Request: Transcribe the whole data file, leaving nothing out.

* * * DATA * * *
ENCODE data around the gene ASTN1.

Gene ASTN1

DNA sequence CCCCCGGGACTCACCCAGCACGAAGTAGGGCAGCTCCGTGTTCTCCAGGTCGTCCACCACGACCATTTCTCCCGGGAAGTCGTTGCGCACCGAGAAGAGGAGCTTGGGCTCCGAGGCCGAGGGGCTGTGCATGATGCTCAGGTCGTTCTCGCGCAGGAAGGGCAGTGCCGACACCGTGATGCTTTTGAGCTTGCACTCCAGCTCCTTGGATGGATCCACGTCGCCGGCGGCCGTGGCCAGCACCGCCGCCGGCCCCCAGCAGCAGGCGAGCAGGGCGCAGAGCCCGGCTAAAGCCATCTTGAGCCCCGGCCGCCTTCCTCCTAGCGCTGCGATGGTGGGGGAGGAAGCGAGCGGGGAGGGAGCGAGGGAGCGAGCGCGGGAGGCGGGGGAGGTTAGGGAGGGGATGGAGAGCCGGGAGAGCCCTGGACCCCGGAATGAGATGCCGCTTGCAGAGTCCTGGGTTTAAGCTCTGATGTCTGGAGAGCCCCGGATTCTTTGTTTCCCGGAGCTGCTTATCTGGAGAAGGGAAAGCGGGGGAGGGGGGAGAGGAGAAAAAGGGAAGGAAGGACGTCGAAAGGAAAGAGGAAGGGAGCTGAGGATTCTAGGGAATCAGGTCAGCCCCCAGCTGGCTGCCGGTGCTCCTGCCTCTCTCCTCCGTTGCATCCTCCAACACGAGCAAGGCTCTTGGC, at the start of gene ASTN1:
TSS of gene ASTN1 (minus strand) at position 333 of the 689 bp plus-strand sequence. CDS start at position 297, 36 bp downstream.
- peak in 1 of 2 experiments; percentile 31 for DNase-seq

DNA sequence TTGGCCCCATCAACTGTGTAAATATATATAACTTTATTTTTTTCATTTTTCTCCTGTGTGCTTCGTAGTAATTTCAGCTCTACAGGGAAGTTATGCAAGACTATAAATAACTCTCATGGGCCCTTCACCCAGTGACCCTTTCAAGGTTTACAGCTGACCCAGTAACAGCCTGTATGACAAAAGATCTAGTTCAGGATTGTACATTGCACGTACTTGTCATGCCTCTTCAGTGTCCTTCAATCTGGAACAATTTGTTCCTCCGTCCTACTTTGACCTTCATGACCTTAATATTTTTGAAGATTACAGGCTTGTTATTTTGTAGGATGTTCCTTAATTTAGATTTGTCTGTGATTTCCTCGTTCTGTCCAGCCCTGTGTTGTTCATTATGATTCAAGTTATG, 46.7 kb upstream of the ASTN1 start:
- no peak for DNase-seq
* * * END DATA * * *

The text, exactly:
ENCODE data around the gene ASTN1.

Gene ASTN1

DNA sequence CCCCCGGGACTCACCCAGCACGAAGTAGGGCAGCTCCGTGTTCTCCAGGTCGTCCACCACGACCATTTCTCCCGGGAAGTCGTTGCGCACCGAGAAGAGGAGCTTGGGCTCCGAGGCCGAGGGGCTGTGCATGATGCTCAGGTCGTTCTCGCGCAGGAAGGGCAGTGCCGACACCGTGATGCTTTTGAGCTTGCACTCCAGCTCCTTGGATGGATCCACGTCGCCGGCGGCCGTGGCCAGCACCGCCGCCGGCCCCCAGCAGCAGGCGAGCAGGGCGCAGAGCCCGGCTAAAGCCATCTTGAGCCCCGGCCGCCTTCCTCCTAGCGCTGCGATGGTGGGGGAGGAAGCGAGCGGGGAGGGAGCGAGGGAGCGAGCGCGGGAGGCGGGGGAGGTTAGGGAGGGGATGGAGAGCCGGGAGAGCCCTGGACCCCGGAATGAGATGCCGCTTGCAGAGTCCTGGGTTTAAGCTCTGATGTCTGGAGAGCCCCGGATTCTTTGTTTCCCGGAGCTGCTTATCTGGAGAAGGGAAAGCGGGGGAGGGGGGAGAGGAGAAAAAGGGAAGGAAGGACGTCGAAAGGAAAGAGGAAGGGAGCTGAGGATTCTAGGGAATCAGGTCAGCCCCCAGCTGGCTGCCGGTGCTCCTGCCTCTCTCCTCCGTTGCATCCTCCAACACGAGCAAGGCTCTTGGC, at the start of gene ASTN1:
TSS of gene ASTN1 (minus strand) at position 333 of the 689 bp plus-strand sequence. CDS start at position 297, 36 bp downstream.
- peak in 1 of 2 experiments; percentile 31 for DNase-seq

DNA sequence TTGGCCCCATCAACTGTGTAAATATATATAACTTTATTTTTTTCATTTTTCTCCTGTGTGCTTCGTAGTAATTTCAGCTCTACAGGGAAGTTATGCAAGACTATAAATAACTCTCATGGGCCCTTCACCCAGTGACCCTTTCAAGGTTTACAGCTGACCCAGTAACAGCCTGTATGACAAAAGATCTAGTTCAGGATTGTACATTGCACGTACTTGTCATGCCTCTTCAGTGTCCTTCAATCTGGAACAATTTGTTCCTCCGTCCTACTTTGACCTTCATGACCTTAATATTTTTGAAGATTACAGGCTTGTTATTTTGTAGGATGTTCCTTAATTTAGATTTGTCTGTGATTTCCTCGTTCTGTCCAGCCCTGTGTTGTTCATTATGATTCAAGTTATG, 46.7 kb upstream of the ASTN1 start:
- no peak for DNase-seq